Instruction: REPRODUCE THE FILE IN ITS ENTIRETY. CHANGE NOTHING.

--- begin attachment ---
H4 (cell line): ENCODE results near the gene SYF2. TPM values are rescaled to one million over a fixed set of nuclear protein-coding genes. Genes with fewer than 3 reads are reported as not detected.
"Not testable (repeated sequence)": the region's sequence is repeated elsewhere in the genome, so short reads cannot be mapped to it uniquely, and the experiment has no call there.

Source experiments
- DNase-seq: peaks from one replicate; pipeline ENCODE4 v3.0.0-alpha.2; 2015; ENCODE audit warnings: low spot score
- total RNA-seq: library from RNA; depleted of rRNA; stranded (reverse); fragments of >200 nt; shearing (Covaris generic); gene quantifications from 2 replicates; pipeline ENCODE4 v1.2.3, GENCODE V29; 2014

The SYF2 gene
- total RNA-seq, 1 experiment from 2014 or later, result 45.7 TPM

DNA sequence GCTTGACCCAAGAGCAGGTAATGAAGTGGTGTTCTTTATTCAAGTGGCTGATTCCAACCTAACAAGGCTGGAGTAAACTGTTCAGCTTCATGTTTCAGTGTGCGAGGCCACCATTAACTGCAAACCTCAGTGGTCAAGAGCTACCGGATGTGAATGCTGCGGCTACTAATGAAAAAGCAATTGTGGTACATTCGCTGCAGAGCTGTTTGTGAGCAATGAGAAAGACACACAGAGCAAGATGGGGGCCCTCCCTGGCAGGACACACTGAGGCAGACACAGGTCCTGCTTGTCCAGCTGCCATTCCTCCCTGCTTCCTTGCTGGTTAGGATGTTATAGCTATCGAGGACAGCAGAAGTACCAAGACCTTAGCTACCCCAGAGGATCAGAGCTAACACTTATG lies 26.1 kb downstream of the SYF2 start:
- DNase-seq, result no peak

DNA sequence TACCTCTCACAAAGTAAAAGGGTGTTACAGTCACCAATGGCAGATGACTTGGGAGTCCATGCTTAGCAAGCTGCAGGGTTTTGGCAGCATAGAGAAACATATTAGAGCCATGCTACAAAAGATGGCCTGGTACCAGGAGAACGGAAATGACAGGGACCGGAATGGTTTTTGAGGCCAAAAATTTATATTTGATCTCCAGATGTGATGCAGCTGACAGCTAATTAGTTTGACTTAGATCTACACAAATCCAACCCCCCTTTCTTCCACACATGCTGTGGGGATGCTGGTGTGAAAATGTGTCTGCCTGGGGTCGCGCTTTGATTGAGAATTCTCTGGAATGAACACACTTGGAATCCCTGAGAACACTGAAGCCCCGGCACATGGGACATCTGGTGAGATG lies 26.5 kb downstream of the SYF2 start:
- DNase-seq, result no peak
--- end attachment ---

H4 (cell line): ENCODE results near the gene SYF2. TPM values are rescaled to one million over a fixed set of nuclear protein-coding genes. Genes with fewer than 3 reads are reported as not detected.
"Not testable (repeated sequence)": the region's sequence is repeated elsewhere in the genome, so short reads cannot be mapped to it uniquely, and the experiment has no call there.

Source experiments
- DNase-seq: peaks from one replicate; pipeline ENCODE4 v3.0.0-alpha.2; 2015; ENCODE audit warnings: low spot score
- total RNA-seq: library from RNA; depleted of rRNA; stranded (reverse); fragments of >200 nt; shearing (Covaris generic); gene quantifications from 2 replicates; pipeline ENCODE4 v1.2.3, GENCODE V29; 2014

The SYF2 gene
- total RNA-seq, 1 experiment from 2014 or later, result 45.7 TPM

DNA sequence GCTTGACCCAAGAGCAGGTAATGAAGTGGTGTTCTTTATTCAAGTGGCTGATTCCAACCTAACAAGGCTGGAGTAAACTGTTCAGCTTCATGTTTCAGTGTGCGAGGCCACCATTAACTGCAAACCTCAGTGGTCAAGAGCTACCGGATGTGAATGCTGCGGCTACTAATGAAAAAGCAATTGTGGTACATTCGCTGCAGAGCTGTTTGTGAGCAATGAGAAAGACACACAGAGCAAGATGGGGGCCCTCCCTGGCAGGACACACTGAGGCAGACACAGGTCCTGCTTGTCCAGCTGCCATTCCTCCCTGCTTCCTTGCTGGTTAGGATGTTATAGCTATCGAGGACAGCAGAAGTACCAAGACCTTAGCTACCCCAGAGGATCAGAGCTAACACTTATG lies 26.1 kb downstream of the SYF2 start:
- DNase-seq, result no peak

DNA sequence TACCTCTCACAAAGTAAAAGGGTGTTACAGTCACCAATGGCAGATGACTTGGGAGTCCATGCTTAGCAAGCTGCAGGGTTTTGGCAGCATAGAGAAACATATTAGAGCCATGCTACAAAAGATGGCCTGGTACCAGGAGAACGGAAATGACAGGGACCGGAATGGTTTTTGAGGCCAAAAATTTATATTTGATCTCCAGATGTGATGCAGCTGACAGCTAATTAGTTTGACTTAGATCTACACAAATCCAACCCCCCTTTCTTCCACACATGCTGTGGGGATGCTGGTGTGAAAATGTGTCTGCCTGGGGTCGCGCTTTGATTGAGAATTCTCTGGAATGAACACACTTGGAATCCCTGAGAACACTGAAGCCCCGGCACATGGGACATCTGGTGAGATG lies 26.5 kb downstream of the SYF2 start:
- DNase-seq, result no peak